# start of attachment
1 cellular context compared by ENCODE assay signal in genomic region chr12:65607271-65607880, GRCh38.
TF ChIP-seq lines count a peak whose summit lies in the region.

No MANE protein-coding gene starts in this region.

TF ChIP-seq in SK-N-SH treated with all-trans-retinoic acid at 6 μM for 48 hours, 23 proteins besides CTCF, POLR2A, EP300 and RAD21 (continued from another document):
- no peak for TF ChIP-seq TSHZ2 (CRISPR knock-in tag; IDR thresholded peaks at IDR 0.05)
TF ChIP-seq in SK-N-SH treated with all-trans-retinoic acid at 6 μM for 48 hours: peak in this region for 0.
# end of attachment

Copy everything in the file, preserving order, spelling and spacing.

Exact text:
1 cellular context compared by ENCODE assay signal in genomic region chr12:65607271-65607880, GRCh38.
TF ChIP-seq lines count a peak whose summit lies in the region.

No MANE protein-coding gene starts in this region.

TF ChIP-seq in SK-N-SH treated with all-trans-retinoic acid at 6 μM for 48 hours, 23 proteins besides CTCF, POLR2A, EP300 and RAD21 (continued from another document):
- no peak for TF ChIP-seq TSHZ2 (CRISPR knock-in tag; IDR thresholded peaks at IDR 0.05)
TF ChIP-seq in SK-N-SH treated with all-trans-retinoic acid at 6 μM for 48 hours: peak in this region for 0.